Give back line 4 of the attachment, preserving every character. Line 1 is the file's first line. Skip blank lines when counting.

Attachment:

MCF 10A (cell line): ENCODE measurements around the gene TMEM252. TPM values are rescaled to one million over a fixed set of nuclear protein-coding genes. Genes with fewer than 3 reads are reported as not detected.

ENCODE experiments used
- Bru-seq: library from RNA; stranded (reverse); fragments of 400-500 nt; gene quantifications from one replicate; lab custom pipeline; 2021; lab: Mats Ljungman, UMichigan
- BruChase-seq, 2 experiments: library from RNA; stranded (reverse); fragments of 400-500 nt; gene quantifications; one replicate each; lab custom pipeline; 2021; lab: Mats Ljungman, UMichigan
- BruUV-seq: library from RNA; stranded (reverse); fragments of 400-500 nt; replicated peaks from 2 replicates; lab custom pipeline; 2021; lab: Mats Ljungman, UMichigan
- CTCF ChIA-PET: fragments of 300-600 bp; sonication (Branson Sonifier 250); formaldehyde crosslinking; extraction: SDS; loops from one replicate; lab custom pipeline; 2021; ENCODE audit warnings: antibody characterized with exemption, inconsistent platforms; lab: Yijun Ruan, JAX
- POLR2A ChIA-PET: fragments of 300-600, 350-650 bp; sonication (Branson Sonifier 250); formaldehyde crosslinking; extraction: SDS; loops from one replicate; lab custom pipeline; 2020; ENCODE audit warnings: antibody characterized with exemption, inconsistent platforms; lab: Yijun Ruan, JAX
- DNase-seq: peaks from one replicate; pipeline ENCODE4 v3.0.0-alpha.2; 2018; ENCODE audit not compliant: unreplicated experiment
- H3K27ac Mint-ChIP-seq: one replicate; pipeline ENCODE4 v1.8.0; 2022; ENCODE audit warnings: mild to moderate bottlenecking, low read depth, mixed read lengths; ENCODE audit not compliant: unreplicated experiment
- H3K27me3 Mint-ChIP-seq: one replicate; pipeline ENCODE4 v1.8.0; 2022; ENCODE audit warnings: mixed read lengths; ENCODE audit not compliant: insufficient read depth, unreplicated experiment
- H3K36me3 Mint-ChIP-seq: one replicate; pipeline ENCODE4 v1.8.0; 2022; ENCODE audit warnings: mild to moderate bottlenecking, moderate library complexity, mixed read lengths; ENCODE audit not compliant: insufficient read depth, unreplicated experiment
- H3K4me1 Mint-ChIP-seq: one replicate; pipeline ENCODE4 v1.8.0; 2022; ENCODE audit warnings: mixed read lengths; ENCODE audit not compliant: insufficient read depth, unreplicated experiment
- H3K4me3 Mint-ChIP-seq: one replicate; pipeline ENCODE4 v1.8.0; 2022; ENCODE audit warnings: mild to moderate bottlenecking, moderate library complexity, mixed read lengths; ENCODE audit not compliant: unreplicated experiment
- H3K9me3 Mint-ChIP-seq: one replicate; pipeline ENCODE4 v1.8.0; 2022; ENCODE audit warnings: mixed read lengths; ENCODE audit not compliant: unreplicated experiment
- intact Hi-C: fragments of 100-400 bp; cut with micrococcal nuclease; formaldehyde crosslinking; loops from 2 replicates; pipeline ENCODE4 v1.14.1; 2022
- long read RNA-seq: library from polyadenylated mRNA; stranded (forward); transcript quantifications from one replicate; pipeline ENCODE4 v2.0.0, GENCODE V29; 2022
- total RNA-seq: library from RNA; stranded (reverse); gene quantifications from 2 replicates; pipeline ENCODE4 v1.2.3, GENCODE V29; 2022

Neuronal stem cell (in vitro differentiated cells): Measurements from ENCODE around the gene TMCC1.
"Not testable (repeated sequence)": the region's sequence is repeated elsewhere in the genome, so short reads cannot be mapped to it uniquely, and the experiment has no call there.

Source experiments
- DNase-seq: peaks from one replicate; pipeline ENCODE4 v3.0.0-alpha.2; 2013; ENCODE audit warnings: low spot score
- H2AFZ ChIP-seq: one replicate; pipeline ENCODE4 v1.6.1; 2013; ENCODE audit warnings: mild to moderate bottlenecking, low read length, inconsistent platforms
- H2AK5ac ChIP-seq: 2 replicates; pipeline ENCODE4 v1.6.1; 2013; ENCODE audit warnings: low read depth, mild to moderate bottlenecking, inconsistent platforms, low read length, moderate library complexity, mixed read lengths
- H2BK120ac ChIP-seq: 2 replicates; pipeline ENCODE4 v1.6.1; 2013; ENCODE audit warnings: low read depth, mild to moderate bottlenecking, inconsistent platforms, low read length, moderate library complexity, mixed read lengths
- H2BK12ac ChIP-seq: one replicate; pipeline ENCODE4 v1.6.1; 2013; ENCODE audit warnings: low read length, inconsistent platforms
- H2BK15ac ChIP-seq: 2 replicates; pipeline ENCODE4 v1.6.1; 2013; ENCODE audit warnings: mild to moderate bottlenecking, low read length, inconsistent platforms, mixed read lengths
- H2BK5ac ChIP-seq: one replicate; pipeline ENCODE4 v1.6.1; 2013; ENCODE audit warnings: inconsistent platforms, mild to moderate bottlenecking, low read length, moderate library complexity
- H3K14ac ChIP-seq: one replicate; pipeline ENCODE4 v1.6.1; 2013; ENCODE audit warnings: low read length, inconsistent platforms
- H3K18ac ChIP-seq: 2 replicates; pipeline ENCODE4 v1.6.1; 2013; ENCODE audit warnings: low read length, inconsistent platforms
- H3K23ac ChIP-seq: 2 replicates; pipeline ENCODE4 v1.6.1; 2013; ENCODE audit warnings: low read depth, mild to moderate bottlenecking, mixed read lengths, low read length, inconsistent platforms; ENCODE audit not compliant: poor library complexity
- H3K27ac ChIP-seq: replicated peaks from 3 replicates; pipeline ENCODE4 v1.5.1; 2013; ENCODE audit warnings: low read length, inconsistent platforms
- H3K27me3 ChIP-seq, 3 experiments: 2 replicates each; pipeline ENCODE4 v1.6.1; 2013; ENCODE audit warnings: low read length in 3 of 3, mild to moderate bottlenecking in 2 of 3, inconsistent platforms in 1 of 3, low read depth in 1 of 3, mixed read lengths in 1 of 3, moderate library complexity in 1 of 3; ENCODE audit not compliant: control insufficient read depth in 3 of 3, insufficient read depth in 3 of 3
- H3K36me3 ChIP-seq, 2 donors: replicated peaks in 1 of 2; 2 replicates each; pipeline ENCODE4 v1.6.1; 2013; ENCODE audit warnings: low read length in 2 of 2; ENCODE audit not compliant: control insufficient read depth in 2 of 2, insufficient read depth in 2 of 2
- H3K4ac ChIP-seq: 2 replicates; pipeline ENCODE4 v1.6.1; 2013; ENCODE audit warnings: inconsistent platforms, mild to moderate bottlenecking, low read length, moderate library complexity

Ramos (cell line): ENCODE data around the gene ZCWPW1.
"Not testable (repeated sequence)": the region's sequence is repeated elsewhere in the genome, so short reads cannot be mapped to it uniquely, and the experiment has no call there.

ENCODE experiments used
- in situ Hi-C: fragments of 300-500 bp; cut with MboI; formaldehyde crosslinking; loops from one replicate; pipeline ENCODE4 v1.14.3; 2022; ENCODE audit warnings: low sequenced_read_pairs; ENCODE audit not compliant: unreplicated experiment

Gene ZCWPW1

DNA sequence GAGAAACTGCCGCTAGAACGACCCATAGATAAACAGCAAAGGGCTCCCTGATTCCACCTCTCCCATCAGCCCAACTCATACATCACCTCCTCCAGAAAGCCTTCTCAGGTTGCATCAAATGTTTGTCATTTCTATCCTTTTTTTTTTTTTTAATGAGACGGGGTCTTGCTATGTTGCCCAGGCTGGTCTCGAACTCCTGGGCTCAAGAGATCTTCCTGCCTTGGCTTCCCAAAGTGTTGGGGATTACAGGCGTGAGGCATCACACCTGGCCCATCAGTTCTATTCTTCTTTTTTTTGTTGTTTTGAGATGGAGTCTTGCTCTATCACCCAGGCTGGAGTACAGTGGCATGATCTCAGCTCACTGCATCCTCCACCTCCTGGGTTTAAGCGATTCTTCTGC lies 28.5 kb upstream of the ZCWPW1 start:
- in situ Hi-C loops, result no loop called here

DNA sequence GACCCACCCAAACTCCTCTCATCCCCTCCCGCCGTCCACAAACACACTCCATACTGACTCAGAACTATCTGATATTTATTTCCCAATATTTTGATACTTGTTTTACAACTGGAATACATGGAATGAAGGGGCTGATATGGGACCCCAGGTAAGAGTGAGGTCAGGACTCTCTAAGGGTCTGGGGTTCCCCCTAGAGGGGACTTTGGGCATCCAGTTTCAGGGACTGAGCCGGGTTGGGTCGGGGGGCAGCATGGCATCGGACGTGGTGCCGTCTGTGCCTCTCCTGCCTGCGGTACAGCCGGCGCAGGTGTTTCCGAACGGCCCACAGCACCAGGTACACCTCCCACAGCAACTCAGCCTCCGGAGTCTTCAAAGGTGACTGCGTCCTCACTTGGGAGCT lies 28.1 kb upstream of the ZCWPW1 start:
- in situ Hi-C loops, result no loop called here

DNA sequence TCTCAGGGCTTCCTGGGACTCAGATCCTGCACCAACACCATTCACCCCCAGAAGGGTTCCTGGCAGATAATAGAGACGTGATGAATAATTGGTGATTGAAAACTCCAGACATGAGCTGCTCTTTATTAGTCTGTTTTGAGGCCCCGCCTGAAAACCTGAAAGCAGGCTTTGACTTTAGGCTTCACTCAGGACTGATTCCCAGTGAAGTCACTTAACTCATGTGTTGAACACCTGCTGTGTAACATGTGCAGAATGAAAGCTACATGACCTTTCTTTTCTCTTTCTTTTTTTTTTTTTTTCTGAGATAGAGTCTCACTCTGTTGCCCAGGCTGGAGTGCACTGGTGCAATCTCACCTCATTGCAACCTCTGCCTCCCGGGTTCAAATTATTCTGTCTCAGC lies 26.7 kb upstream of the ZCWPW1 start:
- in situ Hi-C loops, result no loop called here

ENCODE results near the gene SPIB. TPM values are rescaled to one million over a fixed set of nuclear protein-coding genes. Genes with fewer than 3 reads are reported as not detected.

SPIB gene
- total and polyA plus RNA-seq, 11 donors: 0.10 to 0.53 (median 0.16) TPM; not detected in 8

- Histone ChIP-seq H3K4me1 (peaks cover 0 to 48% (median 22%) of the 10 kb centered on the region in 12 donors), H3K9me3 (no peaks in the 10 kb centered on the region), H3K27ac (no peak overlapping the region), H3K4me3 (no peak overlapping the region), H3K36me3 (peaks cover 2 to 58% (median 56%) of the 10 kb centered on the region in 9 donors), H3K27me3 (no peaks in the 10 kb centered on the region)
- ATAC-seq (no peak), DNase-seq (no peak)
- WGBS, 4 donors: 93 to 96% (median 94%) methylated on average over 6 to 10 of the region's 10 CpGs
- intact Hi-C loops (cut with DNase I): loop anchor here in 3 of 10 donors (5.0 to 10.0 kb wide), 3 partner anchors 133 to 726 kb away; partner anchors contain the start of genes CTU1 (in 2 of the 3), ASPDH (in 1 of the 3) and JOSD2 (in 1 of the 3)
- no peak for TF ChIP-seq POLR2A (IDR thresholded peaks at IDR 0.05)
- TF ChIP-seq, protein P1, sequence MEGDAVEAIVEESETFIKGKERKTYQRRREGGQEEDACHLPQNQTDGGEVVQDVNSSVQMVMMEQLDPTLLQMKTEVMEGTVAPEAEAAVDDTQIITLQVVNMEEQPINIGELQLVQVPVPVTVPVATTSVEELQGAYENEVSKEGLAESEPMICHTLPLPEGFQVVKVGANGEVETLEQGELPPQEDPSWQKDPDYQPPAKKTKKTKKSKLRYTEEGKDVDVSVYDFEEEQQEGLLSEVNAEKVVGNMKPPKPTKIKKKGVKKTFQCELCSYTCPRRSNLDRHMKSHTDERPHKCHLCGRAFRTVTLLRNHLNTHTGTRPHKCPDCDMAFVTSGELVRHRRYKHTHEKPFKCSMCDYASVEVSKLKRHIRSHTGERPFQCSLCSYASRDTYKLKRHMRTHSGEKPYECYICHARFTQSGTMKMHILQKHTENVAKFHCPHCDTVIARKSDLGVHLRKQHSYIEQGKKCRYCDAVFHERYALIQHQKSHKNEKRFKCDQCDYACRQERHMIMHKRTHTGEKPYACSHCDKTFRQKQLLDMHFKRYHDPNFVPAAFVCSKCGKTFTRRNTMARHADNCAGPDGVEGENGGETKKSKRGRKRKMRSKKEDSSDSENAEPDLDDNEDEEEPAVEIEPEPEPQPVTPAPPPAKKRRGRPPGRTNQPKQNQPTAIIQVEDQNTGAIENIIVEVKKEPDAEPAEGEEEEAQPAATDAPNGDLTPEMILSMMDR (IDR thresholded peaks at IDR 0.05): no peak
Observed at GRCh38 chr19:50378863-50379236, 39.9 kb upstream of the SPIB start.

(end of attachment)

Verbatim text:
- BruChase-seq, 2 experiments: library from RNA; stranded (reverse); fragments of 400-500 nt; gene quantifications; one replicate each; lab custom pipeline; 2021; lab: Mats Ljungman, UMichigan